But there is, and has been since about 1986 to 1994, a nuclear option in which the fuel for the next 200 years, for all our present energy demand, would be stuff now embarrassing us as "waste" and "depleted uranium". It was called the Integral Fast Reactor, and a descendant of it is designed to give 100 MW for 20 years on a 20 .3 ton fuel core that only needs about 2.5 tons of actual waste removed at the end of that period, then can be refurbished with natural, or depleted, or "spent" uranium.

      Even that may not be the best option, since the LFTR has the advantage of slightly more plentiful fuel (thorium) and a liquid fuel medium that easily sequesters the most inconvenient of the fission products, the neutron-absorbing xenon-133.

      Note also that because these breeder reactors do not treat spent fuel and trans-uranides as waste, the nuclear waste is both small in quantity and short-lived.

  5. Steve, it is a good graphic, but I agree with Krzysztof. If you are trying to show how many wind turbines or solar panels are needed to generate the same amount of electricity as one nuclear reactor it doesn't make sense to have one turbine icon equalling five actual turbines.

    Also, the relative sizes of the icons might be misleading. Cooling towers and wind turbines of the capacity you are considering are quite similar heights. By having the size of the wind turbine icon much smaller it gives the impression the 'amount' of wind turbines needed is less in comparison with NPPs than might be the case (putting aside the issue of representing nuclear with cooling towers, which many NPPs don't have and other thermal power stations do.)

    Finally, it might give the wrong impression to just add greyed-out additional icons to represent the difference in capacity factor. The point is you can't just add more wind turbines or solar panels to deal with the intermittency. You could have a million solar panels and they won't match any nuclear power plant once the sun goes down. As you say, solar's daytime generation can be very useful for addressing peak loads and displacing peaking gas or coal. But 755 solar panels do not equal one nuclear power plant.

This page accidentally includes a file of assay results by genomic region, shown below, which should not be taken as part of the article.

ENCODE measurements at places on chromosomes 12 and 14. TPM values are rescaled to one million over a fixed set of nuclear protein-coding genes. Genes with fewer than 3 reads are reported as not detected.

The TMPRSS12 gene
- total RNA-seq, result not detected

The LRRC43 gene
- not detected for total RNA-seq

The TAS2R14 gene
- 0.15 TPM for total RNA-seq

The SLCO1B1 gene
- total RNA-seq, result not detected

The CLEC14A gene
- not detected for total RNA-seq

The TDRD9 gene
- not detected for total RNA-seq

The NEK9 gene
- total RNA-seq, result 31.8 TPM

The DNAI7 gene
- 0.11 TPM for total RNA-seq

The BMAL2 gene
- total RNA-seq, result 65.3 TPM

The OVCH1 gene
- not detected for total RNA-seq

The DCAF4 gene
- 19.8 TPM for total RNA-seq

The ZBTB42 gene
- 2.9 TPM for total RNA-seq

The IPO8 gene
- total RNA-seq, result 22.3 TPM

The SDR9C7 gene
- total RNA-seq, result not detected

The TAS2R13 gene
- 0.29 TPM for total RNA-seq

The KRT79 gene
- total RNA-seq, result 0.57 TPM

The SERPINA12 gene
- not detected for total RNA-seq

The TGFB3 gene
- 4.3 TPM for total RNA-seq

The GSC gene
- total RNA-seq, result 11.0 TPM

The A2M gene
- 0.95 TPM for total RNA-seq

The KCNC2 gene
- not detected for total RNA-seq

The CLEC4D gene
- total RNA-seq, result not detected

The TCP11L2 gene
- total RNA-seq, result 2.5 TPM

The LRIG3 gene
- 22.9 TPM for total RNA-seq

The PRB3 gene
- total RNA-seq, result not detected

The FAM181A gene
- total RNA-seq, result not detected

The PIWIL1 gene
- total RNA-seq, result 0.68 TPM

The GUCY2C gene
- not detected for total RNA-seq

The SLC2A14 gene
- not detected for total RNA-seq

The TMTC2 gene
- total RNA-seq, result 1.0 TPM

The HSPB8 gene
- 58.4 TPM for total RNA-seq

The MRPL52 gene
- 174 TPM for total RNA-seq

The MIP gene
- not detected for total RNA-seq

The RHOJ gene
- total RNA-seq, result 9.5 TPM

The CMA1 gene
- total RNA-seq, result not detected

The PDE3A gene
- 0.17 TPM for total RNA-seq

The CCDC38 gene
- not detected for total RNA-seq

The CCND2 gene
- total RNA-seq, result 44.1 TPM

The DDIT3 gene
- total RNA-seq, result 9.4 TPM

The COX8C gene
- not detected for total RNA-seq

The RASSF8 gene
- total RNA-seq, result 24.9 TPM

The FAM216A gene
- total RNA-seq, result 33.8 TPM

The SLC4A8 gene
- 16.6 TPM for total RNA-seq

6. @Jonathan: All valid points. To be honest, I'd considered some of the issues you'd brought up (i.e., capacity is not simply an arithmetic substitution, given the inherent intermittency of certain sources), however my first-order goal here was to just convey the idea of the radical difference in actual capacity from nameplate capacity to begin with - this is where I think the problems begin.

    To that end of course, some choices were inherently artistic - for example, even though plenty of NPPs lack cooling towers (and some fossil plants actually have the hyperbolic towers), to the public they are an iconic representation of nuclear units. With respect to the 5:1 ratio - this was originally the design concept I had originally attempted, although it became quickly unwieldy - difficult to work with and the actual message drowned out in a sea of wind turbines. (Again, perhaps that the point, but I think even at a 5:1 ratio the point is relatively obvious).

    Finally, you are absolutely correct that it is simply not a matter of "add more units." Again, this is getting to a higher level of analysis - fundamentally, I think one of the problems the public does not comprehend is how many units are required just to reach the capacity of a nuclear unit alone, much less how inherently limited they are by capacity. Perhaps this is something I can attempt in a second version.

    Thanks for reading!

  7. Your capacity factors for wind and solar are quite generous. I think you can safely cut them both in half and still be fair. This would make your point all the more obvious, not that you need it.

    1. @Anonymous @ 6:10 AM - absolutely so. However, to avoid objection by wind/solar proponents, I used numbers published by the EIA (referenced in the URLs on the chart) - numbers which I agree seem rather generous compared to other estimates I have seen. Then again, as you say - even with the most generous assumptions of capacity, the point stands.